Research Paper on Childhood Obesity
Instructor: Karen McFarland
November 14, 2011
Research Paper on Childhood Obesity
There is an epidemic of Childhood Obesity in the United States today as the disease is increasing at an alarming rate. This trend of overweight and obese children is growing in number because of a lack of exercise, improper diet and changes in lifestyle. In this paper, I will talk about the causes, the effects, and what can be done to help prevent Childhood Obesity. I strongly believe a school environment with “healthier cafeteria choices, longer and more intense periods of physical activity and robust in-school education programs” (UC Irvine Release, 2010) will ultimately help reduce obesity in children. Through education, children can learn, along with their parents to make healthier choices in life.
I chose to talk about this subject because I have worked with children the last 8 years on a daily basis. I want to teach physical education, with an emphasis on nutrition when I complete my degree. Schools are an excellent forum to help educate students, as well as parents, on ways to balance exercise and good nutrition toward living a healthier lifestyle.
I intend to limit my chosen topic by only selecting certain aspects of Childhood Obesity to talk about. For example, I am going to argue about the positive impact that schools can have on preventing Childhood Obesity. I have done some of my preliminary research about the different aspects of a school’s role in the prevention of this disease. Some of the particular aspects I will be talking about will be the education of younger people about healthy nutrition and making those choices available at schools. I will also talk about the need to implement exercise programs that are fine-tuned for the needs of today’s children. I do believe change within schools can cause positive impacts on the fight against childhood obesity.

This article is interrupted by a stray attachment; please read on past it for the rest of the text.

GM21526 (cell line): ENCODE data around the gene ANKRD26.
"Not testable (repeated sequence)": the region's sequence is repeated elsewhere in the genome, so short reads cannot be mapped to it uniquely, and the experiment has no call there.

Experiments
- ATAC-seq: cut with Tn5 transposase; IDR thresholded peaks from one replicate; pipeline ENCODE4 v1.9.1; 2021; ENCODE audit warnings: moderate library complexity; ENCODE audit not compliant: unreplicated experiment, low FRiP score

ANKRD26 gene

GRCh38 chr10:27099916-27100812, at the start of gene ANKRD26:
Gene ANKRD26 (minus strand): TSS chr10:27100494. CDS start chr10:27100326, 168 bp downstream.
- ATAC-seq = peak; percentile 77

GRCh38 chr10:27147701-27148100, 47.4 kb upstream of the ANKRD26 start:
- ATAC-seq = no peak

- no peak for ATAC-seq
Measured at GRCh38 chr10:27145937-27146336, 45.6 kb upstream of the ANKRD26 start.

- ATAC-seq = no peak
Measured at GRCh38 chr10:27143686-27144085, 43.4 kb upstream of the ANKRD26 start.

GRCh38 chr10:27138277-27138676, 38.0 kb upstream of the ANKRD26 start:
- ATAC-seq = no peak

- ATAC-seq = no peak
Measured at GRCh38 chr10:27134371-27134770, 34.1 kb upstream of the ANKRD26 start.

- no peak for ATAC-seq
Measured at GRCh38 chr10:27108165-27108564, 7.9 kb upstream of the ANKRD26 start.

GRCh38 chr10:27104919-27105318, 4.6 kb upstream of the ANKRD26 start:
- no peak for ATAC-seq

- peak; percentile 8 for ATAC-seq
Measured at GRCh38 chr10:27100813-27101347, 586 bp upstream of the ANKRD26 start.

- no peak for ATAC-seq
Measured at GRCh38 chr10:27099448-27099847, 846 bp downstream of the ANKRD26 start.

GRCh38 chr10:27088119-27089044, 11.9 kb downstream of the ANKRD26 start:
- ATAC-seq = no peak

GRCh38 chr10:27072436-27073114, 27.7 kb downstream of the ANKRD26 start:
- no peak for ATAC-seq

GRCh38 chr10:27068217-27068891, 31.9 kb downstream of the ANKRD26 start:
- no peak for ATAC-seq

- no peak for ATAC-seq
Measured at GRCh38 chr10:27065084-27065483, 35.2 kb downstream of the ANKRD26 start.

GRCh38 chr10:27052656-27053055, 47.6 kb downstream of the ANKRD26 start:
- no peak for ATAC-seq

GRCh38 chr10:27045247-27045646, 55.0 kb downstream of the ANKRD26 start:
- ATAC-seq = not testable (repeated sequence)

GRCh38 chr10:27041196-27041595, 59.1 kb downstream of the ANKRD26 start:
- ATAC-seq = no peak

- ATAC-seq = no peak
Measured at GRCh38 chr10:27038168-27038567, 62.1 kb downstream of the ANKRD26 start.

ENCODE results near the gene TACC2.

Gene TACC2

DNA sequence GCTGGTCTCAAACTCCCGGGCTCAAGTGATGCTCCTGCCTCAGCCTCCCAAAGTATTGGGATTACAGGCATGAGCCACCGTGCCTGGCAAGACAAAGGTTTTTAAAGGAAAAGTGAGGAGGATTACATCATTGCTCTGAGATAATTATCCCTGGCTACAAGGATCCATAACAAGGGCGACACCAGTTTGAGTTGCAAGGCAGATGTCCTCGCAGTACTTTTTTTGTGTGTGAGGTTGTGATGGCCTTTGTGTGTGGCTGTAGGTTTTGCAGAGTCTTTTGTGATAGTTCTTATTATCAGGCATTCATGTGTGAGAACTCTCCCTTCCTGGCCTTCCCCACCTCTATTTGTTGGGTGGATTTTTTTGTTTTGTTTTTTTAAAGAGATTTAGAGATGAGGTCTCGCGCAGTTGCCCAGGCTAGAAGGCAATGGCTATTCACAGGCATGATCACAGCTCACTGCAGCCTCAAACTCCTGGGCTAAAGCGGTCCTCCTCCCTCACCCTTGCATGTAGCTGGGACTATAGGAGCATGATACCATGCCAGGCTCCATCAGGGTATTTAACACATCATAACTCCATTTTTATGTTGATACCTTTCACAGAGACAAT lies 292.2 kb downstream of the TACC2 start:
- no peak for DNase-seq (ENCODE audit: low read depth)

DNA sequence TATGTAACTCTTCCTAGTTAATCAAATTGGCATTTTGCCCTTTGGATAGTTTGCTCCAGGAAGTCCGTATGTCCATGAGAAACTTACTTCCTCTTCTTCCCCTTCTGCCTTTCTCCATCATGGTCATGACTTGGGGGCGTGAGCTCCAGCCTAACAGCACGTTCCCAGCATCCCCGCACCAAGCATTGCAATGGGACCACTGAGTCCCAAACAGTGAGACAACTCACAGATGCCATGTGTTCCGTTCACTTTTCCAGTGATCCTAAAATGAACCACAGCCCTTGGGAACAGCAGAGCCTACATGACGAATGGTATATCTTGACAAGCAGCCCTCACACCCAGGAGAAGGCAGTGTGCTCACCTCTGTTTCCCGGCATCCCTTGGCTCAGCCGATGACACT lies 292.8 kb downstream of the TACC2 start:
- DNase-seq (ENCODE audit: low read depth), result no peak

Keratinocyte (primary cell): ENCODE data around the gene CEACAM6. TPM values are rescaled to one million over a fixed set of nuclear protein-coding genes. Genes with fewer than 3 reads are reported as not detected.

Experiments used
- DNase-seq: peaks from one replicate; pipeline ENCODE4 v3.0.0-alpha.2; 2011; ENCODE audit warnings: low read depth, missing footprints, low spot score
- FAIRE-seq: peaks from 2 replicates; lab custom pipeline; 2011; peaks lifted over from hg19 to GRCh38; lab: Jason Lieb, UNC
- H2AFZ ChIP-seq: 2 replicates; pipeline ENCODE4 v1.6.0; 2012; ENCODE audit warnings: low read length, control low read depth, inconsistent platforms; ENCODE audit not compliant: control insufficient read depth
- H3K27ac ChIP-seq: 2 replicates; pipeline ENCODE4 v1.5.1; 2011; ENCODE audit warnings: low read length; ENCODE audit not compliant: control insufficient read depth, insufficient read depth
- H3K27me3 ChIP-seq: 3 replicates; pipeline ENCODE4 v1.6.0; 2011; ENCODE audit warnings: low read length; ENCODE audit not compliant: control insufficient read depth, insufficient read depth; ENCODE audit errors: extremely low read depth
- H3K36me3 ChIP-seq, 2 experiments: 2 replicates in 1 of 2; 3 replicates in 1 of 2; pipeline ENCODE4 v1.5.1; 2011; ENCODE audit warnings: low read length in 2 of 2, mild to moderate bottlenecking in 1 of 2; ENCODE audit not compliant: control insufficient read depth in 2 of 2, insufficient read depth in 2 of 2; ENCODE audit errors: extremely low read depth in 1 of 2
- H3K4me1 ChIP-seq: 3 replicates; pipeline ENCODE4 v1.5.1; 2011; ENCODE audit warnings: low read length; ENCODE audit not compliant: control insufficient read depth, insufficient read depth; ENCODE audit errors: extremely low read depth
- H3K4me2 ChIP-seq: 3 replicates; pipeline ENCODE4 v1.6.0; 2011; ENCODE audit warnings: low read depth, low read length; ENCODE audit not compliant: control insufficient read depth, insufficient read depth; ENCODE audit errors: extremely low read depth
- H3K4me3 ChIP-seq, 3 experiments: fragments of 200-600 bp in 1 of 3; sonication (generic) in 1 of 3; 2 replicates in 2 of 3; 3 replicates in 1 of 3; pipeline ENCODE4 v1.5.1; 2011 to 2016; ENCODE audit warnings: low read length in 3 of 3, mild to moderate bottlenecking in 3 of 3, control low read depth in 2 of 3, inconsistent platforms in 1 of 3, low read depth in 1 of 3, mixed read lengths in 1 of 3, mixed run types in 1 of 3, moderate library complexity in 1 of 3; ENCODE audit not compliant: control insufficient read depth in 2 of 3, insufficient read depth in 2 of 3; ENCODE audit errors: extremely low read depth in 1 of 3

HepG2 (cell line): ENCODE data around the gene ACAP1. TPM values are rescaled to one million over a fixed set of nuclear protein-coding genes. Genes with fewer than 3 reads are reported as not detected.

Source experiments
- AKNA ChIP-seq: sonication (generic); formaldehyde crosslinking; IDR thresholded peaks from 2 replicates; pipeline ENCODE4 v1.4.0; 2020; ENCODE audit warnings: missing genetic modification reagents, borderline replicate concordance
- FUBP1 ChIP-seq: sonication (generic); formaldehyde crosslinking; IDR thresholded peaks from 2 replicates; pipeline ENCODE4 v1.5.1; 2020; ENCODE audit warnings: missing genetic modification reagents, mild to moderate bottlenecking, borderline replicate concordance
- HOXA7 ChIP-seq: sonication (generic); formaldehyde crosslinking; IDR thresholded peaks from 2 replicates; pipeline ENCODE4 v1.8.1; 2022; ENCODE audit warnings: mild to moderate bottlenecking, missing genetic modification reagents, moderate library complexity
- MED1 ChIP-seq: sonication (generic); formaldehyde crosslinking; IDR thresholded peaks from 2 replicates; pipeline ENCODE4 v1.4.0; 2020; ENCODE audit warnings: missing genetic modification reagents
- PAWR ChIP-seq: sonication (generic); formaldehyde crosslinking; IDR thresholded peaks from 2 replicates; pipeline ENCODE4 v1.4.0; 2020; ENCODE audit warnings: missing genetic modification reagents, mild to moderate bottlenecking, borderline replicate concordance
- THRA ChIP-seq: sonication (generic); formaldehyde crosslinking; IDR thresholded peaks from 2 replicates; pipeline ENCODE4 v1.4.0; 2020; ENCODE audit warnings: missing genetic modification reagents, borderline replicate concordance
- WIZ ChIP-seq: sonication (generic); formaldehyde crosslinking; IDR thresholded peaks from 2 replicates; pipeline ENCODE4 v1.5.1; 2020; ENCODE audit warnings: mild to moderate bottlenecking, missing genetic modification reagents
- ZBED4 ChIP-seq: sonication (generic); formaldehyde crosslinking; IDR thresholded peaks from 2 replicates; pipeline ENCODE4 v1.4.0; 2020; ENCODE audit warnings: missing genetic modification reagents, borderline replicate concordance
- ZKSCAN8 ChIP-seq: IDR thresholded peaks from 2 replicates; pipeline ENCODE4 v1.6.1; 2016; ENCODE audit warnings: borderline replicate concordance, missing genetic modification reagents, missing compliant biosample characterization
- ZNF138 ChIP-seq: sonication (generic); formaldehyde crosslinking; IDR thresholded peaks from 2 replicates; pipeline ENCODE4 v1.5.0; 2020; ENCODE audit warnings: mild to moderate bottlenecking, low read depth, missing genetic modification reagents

Private Schools The first position of chapter three is supportive of private schools. This position feels that private schools prevent the public schools from having a total monopoly over education by offering the community an alternative choice. This choice also produces competition with public schools for student enrollment. This position views public schools as something a student must accept ...
Crooks, D. (2003).
Trading nutrition for education: nutritional status and the sale of snack foods
In an eastern Kentucky school. American Anthropological Association, 17(2), pp.
182-199. Retrieved from http://www.jstor.org/stable/3655334
Downey, D. (2007).
Schools help hold the line against childhood obesity, study says.
Ohio State University News Research. Retrieved from:
Hollar, D., Messiah, S., Lopez-Mitnik, G., Hollar, T., Almon, M., & Agatston, A. (2010).
Healthier Options for Public Schoolchildren Program Improves Weight and Blood
Pressure in 6- to 13- Year Olds. American Dietetic Association. Journal of the
American Dietetic Association, 110(2), 261. Retrieved 11/14/2011 from:
Li, & Hooker. (2010).
Childhood obesity and schools: evidence from the national survey of
children’s health. Journal of School Health, 80(2), p.96-103. Retrieved 11/10/2011
Lorin, Janet. (2007).
Schoolchildren drop fries for veggies/Habits change as cafeterias
Offer healthier options, a survey shows. Houston Chronicle, p. 8. Retrieved 11/15/2011
Sole, Kathy. (2010).
Writing college research papers. San Diego, CA: Bridgepoint Education,
Don’t you think that school lunches should start providing healthy lunches? You will not like to be surprised by a hair or something disgusting in your food. Is there’s times that when you eat school lunches and you’re waiting in line you see the food and think are these school lunches actually healthy? In the past 10 years schools actually provided unhealthy school lunches. The school lunches ...
Inc. Retrieved 11/8/2011 from: https://content.ashford.edu/books/AUENG122.10.2
UC Irvine Release: Healthier cafeteria food…(2010).